You would have to possibly reach out to vendor Apple to see why this version cannot be uninstalled/modified or you can choose to ignore this vulnerability as Qualys will keep on flagging that QID if it detects one of those versions stated above for them being vulnerable.
[1] https://success.qualys.com/discussions/s/article/000006230

I hope I could shed some light onto the issue.Please let me know should you have any questions/concerns regarding this QID and I'd be happy to take it forward."

 

So yeah, Qualys puts all blame on Apple and Python. Which is probably true, but I can't understand why Apple would be letting this sit around for so long. Do we all need to start bugging Apple support and if so what is the best way for that? For both of these Python QID's in /usr/bin/python3 we have ~160 for one and ~195 for the other. Has anyone had any luck resolving this yet?

You ran into the exact same frustrating brick wall we hit with Qualys. Sorry. 😞 We ended up just excluding those detections from our scans as Apple doesn't seem to acknowledge a vulnerability(and in fact there may NOT be one with the "in house" version of Python they are using.

trevor_w
New Contributor II

Yeah true. That is definitely possible. I just wish we could find out definitively instead of having to guess. I would prefer not to exclude the QID's because if an actual vulnerable version was installed we need to know that. But with all of these detected right now it is a lot of work to know if it is one of these Xcode installs (that may or not be affected) or if it is definitely an affected one. A frustrating issue to be dealing with for sure.

It would be nice if there was a way to get Apple and Qualys to "talk" regarding this detection. However that seems to be impossible. I agree it would be nice to get a definitive answer, or at the very least an acceptable solution from Qualys, as they make the detection, and provide the results, and also a solution, but in our case at least the solution mentioned was not helpful at all, and if i remember correctly was tied to a Red Hat article.

jon_verret
New Contributor III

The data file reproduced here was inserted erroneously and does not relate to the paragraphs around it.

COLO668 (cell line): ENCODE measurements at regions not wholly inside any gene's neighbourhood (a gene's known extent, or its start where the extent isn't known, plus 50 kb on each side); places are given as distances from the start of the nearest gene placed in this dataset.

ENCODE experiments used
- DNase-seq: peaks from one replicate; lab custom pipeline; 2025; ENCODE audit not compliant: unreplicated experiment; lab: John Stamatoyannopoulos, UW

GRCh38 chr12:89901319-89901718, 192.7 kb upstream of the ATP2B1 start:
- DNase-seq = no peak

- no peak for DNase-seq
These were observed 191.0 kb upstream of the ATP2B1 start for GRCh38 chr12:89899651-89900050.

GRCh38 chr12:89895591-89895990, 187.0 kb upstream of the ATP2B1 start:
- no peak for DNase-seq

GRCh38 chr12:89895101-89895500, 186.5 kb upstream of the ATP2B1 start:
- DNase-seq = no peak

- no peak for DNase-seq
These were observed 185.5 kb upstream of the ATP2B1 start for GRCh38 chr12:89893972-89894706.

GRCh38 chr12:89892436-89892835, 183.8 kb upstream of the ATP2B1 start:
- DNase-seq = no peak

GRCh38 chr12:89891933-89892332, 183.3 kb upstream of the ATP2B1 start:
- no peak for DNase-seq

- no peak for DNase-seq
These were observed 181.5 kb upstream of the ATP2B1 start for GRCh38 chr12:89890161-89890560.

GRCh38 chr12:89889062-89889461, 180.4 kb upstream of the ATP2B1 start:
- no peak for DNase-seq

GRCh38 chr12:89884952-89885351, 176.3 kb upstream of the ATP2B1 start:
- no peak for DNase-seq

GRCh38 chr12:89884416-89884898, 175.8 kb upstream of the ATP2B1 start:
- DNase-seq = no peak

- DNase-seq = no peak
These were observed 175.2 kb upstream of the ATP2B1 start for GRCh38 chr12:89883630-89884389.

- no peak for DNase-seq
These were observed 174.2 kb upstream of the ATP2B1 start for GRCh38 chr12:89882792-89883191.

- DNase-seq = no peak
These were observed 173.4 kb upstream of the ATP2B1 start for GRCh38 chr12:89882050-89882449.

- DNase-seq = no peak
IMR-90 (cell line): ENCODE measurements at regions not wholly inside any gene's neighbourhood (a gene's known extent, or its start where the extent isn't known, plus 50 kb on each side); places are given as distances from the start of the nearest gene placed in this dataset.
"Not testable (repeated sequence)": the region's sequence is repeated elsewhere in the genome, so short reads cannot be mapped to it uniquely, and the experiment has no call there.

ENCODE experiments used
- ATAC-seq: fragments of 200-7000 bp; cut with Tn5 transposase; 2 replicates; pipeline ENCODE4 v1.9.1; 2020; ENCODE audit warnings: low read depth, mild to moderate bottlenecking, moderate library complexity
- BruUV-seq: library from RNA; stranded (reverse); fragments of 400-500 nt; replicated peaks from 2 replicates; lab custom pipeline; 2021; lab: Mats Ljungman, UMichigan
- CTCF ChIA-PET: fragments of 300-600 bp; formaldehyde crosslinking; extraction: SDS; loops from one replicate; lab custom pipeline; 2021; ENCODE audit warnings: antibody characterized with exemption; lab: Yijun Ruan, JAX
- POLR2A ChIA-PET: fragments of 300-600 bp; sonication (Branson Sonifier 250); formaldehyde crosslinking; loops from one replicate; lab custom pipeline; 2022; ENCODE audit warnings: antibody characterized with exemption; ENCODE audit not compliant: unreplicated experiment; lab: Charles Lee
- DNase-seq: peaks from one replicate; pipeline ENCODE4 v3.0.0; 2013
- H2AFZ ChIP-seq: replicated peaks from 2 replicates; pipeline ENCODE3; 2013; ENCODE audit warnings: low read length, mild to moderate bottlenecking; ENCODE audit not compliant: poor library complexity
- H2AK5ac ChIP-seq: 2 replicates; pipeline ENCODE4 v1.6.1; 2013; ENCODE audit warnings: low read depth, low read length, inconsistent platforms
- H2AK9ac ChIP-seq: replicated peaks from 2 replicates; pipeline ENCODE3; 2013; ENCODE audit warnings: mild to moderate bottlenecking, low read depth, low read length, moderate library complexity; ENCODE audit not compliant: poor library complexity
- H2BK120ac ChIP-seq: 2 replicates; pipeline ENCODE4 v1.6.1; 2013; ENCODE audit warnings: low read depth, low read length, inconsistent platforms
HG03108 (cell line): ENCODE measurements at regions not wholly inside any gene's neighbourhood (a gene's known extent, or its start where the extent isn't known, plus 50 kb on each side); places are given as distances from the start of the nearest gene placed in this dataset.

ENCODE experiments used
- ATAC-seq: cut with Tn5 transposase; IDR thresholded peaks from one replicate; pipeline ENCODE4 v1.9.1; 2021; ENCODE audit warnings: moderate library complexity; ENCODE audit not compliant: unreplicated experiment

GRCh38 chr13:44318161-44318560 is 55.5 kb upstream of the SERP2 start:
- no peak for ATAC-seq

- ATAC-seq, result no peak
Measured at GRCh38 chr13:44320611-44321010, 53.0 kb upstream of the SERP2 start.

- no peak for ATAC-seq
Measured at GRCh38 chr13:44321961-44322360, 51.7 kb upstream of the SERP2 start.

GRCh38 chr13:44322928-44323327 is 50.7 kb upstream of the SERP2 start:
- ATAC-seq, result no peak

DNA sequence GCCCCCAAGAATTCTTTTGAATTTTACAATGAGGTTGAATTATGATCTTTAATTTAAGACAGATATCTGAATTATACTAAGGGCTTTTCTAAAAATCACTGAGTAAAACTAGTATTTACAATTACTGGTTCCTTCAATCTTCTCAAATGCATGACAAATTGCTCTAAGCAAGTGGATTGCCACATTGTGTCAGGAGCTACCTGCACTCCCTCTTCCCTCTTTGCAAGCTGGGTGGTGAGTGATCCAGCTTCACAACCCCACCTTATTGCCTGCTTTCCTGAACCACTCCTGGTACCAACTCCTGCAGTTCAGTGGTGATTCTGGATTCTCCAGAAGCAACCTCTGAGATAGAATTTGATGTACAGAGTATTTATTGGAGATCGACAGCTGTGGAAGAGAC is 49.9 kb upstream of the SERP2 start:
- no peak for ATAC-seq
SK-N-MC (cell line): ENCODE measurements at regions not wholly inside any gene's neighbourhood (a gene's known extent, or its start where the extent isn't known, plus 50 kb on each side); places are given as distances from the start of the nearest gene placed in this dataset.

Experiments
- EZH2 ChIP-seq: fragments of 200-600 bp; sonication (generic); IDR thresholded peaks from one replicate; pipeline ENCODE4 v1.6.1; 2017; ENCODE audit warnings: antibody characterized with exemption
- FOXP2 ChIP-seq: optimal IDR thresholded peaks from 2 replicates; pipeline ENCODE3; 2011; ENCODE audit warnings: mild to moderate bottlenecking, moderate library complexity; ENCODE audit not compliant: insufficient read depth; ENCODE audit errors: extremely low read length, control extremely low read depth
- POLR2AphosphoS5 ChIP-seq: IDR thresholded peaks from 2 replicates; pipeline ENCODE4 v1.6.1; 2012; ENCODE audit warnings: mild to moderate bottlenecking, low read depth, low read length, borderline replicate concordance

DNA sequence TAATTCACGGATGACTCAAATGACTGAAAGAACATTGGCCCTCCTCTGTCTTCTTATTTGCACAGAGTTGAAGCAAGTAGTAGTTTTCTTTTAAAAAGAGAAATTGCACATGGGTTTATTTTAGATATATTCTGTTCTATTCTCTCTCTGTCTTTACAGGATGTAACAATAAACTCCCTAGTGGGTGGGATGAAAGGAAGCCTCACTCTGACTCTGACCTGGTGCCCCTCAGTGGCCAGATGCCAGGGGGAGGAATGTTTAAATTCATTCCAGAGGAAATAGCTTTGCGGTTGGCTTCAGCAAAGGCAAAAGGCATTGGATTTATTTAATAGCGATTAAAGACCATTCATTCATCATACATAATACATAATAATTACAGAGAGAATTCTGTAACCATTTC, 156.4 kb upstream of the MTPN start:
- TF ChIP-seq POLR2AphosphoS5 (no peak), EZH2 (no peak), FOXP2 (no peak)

I think it boils down to Xcode.app being installed and needing to be updated.  Apple Enterprise Support was able to confirm that /usr/bin/python3 is installed as part of the Dev. Command Line Tools installed with Xcode.

I have a Smart Group based on an Extension Attribute to detect Python3 versions older than 3.8.9 and the membership ends up matching the devices being reported by Qualys.  Those devices all have Xcode installed with versions prior to 13.2...

So, I'm going to be testing out the fix of simply asking users to update Xcode to at least that version and see if Qualys counts drop for this QID



trevor_w
New Contributor II

Thanks for the info. Keep us posted on if that fixes it and if so if you just simply ran a command to update Xcode or if you did it differently. 

I thought the same until I also discovered all of our HomeBrew users were also the ones popping up on this list. As you mentioned it's tied to the Apple Dev CLI Tools, which are also a pre req for HomeBrew installs. If you install the Apple Dev Tools CLI separate from xCode or HomeBrew, that install will still be flagged as vulnerable I found(at least as of the last time i put effort into this ~ 2-3 months ago).

rqomsiya
Contributor III

Hi all,

Curious if anyone got any traction with this?

pueo
Contributor II

Hi All, 
I have experienced the same issues as described above. It has been very challenging to deal with.
This morning I did some testing and successfully upgraded to 10.4

  • On a fresh macOS12.3.1 installed
  • first checked for Python3 - not installed as expected.
  • Installed XCode - Python 3.8.9 installed.
  • Installed Python 3.10.4 from python.org site
    • As expected, the path was /usr/local/bin/python3
    • I did not create a symlink to /usr/bin/
  • Run Software Update which listed Command Line Tools beta 4 Xcode and Command Line Tools for Xcode.
  • Installed both.
  • Reboot
  • Checked version of Python - 3.10.4

    I'm guessing the updated Developer CLT updates Apple's Python.
  • Still going to put in a ticket with Apple Enterprise Support.

pueo
Contributor II

**EDIT**...I lied.

Tried this workflow on a users machine. Did nothing.  No idea how I updated my version or Python3 now.

I have a ticket open with Apple Enterprise Support who said /usr/bin/Python3 cannot be modified or deleted due to SIP.  Fair enough.

Anyways..I 'thought' I had a solution, but I do not.

dbrundage
New Contributor II

I recently ran in to the issue where the Qualys agent flagged the /usr/bin/python3 binary as a vulnerability.

The /usr/bin/python3 is part of the macOS install and it is only a stub, if you execute the /usr/bin/python3 binary it will ask you if the want to install Xcode/Command line tools.  

If you have not installed Xcode on the machine Qualys will not flag it as a vulnerability, but if you have installed Xcode Qualys will flag it as a vulnerability, my guess is that when Qualys finds the /usr/bin/python3 binary it is able to run the command /usr/bin/python3 --version and it is considered vulnerable, if Apple has not updated the binary.